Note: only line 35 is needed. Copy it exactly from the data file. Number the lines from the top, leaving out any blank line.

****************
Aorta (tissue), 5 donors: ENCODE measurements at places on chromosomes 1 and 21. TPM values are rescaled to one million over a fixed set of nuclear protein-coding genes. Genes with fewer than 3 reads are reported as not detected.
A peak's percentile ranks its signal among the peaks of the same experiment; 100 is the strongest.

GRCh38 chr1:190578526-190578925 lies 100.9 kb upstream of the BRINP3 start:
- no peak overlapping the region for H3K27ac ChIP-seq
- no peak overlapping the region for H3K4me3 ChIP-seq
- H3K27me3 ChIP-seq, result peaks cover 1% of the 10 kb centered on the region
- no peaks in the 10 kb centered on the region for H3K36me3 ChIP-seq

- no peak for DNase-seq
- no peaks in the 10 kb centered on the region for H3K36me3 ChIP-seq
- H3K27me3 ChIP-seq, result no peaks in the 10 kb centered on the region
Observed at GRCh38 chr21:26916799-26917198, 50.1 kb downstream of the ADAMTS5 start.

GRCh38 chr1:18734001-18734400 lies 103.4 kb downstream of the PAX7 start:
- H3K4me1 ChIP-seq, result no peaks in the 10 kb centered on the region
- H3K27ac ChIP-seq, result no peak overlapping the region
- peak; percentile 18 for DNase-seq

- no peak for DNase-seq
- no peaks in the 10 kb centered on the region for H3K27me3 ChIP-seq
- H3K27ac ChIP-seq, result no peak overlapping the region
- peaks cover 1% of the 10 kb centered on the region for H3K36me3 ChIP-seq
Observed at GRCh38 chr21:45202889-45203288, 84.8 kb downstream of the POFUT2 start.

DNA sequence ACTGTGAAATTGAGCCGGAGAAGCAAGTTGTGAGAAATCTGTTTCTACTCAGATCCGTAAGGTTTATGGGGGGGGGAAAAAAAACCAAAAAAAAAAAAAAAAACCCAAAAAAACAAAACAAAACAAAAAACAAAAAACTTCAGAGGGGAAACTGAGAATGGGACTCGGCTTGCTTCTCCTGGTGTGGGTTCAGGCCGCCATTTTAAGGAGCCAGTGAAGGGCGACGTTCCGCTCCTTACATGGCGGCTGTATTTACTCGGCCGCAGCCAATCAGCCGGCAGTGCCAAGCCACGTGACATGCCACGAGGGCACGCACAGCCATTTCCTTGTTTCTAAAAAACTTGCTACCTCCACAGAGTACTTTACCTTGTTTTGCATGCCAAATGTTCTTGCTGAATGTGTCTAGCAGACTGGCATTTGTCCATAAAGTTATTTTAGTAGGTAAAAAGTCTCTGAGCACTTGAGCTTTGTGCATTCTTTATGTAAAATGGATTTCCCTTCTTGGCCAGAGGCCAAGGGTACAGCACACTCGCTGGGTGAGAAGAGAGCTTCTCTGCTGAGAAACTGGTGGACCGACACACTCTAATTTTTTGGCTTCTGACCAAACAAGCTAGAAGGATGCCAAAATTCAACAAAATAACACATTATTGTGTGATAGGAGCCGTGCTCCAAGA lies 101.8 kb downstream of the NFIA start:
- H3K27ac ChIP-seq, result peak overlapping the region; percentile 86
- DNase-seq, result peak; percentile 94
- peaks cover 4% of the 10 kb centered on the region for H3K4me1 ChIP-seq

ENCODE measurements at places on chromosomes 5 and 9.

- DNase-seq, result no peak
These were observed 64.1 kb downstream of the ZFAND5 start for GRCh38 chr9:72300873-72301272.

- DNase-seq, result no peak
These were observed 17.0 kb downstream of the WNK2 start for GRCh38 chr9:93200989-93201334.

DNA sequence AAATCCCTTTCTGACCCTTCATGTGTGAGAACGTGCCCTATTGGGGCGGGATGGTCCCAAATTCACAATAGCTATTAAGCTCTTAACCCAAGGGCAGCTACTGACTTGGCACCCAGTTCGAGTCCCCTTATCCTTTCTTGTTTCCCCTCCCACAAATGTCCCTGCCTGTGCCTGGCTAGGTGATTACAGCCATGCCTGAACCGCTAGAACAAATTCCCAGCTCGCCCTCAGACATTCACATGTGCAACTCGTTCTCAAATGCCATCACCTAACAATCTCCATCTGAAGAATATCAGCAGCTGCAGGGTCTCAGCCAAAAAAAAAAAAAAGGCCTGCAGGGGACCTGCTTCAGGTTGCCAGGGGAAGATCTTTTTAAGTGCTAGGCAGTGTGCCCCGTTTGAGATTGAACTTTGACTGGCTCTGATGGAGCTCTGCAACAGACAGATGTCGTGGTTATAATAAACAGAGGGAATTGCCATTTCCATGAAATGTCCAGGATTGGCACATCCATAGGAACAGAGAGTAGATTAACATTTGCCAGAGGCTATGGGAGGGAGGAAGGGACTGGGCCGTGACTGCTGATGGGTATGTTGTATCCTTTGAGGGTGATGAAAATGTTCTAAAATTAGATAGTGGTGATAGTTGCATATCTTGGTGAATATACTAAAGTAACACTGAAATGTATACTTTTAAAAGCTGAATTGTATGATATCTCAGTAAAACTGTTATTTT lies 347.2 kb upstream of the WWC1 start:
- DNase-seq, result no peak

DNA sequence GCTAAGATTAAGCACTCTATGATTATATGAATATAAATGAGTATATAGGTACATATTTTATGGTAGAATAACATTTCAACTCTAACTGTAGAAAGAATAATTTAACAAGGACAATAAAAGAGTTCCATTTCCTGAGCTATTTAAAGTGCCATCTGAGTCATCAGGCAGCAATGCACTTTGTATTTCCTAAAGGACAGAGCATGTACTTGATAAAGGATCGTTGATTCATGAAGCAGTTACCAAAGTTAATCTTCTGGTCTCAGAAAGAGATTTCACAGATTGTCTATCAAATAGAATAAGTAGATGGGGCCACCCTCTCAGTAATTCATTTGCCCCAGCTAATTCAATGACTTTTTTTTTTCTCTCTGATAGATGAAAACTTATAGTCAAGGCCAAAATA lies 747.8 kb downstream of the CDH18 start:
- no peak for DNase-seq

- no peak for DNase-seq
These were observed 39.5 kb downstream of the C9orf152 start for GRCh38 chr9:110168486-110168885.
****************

These were observed 39.5 kb downstream of the C9orf152 start for GRCh38 chr9:110168486-110168885.